Hundreds of thousands at risk as DNSChanger deadline looms

It has been said before, but apparently it needs still needs to be said: You have until July 9 to make sure your computer is not infected with DNSChanger or you risk losing your access to the Internet.

July 9 is the date that temporary clean DNS Servers being used by infected machines will go offline. If the malware continues to direct your Internet requests to these servers for resolution after that date — and recent figures by the DNSChanger Working Group and others show that hundreds of thousands still are — chances are you will find you can’t go anywhere.

There are workarounds for the problem of Internet access. Some Internet service providers are internally redirecting DNS queries away from the temporary servers, so they probably won’t see a blackout (as long as the redirection continues).

Related coverage:

Have you checked your PC for DNSChanger? The clock is ticking.

Why computers infected with DNSChanger could lose Internet access

But this does not solve an underlying problem. If you remain infected with the malware, it probably has disabled antivirus protection and automatic software updates on your computer, leaving it vulnerable to other attacks and exploits.

DNSChanger is malware that allowed criminals to hijack Web traffic by directing DNS requests to their own servers for resolution. Discovered in 2006, it eventually infected more than 4 million computers and routers before the FBI shut down 100 command and control servers in a U.S. data center in November. It obtained a court order allowing the temporary operation of clean DNS servers using the gang’s IP addresses by Internet Systems Consortium for 120 days. The deadline was then extended to July 9 to give more time to clean up the infections. No further extensions are expected.

The latest figures from the working group show that more than 300,000 unique IP addresses still were communicating with the temporary ISC servers on June 11. The overwhelming majority of those addresses, nearly 70,000, were in the United States. Italy came in a distant second with 26,494.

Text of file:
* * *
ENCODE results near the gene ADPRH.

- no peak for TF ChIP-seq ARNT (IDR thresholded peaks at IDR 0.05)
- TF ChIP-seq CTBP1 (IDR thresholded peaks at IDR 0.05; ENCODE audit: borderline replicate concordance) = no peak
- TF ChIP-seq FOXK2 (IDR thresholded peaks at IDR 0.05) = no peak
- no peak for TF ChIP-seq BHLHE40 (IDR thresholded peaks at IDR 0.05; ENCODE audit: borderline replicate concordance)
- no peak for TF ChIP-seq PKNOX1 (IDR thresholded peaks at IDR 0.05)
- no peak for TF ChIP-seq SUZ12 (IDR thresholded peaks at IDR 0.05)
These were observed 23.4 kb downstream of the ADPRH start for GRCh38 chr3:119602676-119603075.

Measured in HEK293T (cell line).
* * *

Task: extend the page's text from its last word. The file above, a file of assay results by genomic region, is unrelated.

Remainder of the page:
The security firm Internet Identity (IID) reported June 28 that it found that 12 percent of Fortune 500 companies remained infected, as well as two federal agencies (the company did not identify the agencies or companies). That is down slightly from February figures, but with little more than a week to go it is not good enough.

If you think you might be infected or don’t know, the Working Group's site is a good place to start. It offers a test to see if your traffic is being redirected to one of the temporary addresses, which is a sign of infection. It also offers advice on cleaning it up, which unfortunately is not necessarily simple.

“Initially, the only way researchers could ensure that a machine was fixed was to reformat the hard drive and reinstall the operating system from scratch,” according to the working group. “The malware affected the boot blocks on the hard disk of the computer, so even if people just reverted their operating system to a prior backup, the malware could reclaim the PC.”

But things have improved. “Later on, several anti-malware software companies came up with fixes that removed software correctly,” the group said.

If you are infected, you will be forced by July 9 to address the issue. You might as well take advantage of the next week to check out your system so you can do it on your own schedule rather than being forced into a crisis situation.

The working group offers one piece of advice that no doubt warms the heart of computer and software vendors: “If you were already thinking of upgrading to a new computer, now may be a good time to make the switch.”

About the Author

William Jackson is a Maryland-based freelance writer.

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